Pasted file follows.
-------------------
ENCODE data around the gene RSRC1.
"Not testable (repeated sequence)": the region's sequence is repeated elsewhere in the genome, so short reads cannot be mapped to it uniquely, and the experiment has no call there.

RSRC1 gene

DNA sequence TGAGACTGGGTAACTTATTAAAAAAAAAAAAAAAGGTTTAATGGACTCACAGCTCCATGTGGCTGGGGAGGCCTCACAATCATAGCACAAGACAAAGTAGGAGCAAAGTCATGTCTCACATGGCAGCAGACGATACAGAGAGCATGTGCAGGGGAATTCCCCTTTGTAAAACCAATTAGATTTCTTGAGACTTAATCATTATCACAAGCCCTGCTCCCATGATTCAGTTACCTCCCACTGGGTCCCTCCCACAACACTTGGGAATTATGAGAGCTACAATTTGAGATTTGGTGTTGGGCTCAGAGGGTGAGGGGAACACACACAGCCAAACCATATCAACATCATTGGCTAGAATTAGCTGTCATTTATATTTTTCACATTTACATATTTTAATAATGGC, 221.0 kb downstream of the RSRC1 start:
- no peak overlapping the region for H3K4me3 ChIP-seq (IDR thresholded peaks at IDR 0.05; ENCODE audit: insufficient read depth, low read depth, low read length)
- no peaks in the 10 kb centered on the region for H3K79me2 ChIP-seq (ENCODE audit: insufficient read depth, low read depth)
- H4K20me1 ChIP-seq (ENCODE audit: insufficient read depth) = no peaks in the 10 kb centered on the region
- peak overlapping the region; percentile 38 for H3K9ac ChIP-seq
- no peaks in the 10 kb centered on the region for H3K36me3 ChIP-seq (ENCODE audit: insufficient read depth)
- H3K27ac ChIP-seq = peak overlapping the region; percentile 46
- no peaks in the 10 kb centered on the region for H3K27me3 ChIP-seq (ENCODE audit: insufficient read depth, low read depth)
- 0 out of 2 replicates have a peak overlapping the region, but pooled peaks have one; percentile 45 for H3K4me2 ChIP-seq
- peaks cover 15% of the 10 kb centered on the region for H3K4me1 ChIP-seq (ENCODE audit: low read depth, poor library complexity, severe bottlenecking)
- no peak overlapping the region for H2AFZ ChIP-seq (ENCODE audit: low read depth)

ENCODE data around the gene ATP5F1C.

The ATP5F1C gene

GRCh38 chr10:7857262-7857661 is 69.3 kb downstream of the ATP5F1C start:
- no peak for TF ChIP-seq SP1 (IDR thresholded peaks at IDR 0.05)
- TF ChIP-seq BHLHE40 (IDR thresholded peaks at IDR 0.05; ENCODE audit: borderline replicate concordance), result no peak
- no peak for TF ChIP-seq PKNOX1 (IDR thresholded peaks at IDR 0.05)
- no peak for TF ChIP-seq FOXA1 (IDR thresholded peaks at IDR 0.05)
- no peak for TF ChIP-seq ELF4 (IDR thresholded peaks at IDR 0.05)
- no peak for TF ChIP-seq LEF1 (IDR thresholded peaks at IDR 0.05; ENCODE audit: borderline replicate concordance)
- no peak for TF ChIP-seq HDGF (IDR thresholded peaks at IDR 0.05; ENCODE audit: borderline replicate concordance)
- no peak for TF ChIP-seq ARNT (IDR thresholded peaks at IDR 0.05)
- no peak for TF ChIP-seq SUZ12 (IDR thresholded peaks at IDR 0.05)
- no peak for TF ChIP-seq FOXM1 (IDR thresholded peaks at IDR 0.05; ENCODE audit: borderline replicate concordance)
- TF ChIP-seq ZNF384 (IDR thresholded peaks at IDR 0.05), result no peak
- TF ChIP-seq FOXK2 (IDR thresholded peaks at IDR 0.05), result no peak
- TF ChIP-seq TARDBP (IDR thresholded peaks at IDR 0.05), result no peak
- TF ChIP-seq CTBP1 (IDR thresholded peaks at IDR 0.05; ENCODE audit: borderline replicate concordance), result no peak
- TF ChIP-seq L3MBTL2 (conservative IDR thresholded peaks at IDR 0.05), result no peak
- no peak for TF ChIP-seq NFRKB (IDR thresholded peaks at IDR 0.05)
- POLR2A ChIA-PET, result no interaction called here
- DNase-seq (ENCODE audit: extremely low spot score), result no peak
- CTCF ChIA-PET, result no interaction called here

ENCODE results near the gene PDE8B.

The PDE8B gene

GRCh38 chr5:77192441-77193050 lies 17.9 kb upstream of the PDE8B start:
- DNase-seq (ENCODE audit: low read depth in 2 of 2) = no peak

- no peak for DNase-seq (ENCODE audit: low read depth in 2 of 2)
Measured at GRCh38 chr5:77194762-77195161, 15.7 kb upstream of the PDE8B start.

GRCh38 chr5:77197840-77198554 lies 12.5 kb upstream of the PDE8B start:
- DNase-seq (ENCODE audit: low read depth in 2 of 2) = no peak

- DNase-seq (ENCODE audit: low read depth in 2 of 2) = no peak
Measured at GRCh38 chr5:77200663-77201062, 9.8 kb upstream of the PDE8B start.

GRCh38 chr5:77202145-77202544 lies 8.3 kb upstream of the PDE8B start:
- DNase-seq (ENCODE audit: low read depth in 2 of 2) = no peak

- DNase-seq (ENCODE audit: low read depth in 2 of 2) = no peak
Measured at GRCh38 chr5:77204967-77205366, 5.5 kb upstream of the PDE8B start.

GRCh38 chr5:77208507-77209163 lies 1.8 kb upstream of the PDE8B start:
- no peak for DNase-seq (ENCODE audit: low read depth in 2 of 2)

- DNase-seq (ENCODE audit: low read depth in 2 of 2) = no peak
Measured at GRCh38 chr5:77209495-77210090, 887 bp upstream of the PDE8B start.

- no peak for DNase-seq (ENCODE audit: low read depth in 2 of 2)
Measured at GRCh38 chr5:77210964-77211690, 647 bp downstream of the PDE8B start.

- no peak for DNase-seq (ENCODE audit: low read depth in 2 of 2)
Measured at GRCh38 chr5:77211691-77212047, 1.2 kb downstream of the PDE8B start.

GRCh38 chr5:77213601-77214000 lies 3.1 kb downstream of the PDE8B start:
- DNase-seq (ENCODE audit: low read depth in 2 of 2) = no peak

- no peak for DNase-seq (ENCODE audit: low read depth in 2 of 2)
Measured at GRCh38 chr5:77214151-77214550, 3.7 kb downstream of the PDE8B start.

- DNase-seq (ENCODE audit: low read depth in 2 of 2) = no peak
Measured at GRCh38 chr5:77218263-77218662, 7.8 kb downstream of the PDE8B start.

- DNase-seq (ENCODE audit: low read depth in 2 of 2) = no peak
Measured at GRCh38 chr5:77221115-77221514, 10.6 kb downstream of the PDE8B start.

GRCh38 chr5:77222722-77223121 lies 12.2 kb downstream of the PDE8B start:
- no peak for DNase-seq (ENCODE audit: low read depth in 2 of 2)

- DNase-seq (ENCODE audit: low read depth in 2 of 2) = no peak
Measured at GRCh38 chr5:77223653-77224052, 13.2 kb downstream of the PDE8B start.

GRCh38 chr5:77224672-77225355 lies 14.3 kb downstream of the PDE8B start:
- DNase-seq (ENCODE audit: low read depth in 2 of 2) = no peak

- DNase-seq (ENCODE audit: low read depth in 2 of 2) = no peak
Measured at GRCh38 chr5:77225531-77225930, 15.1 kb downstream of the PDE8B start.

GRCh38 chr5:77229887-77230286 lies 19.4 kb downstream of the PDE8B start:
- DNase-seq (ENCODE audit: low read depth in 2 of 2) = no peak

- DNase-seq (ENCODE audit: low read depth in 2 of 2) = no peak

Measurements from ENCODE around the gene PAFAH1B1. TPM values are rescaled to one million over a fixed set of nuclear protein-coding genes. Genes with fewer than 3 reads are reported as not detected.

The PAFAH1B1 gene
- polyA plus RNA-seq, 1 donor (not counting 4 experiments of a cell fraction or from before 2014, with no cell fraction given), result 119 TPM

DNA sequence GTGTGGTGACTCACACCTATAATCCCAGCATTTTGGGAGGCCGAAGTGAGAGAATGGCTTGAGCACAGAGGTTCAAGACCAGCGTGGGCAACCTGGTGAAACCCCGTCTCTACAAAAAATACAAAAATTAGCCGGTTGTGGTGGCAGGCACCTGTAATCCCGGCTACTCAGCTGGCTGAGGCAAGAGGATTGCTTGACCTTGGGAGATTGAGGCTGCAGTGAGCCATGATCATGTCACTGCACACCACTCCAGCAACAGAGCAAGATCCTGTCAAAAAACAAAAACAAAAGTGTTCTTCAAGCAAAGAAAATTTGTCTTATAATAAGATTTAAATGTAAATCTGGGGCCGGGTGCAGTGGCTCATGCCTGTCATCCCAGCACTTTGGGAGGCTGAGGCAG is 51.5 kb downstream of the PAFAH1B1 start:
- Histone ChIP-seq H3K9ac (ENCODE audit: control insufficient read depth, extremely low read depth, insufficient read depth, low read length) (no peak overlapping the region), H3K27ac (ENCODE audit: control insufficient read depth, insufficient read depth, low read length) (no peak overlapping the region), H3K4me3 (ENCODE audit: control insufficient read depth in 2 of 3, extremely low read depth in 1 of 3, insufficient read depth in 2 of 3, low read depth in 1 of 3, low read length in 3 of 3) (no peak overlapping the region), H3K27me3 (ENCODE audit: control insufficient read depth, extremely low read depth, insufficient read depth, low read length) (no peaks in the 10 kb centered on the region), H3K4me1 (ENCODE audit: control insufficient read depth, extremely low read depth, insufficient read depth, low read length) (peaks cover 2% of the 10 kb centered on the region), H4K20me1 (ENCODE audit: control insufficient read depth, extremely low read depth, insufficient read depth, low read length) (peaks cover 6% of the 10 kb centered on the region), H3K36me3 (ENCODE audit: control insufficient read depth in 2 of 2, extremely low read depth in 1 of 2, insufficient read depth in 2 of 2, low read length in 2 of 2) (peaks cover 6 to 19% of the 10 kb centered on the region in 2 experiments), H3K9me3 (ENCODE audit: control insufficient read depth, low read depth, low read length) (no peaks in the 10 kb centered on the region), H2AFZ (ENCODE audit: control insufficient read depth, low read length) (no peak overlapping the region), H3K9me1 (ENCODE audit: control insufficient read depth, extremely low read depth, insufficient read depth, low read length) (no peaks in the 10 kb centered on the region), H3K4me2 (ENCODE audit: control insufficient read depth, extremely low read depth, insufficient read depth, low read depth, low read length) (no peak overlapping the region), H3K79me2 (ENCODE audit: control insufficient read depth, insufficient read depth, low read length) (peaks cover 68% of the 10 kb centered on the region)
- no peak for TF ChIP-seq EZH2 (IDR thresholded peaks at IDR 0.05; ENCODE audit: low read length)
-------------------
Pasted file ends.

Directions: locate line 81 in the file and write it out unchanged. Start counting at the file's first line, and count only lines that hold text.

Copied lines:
DNA sequence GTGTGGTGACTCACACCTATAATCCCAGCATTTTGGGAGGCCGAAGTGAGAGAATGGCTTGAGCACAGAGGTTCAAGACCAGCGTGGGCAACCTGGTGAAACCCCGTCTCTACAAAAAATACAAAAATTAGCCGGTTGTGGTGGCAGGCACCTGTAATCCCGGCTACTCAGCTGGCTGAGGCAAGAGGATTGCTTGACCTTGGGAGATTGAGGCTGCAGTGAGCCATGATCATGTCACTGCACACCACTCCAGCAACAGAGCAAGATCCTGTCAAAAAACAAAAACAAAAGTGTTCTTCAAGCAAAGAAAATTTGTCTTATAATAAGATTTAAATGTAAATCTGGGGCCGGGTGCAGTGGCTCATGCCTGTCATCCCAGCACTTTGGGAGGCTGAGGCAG is 51.5 kb downstream of the PAFAH1B1 start: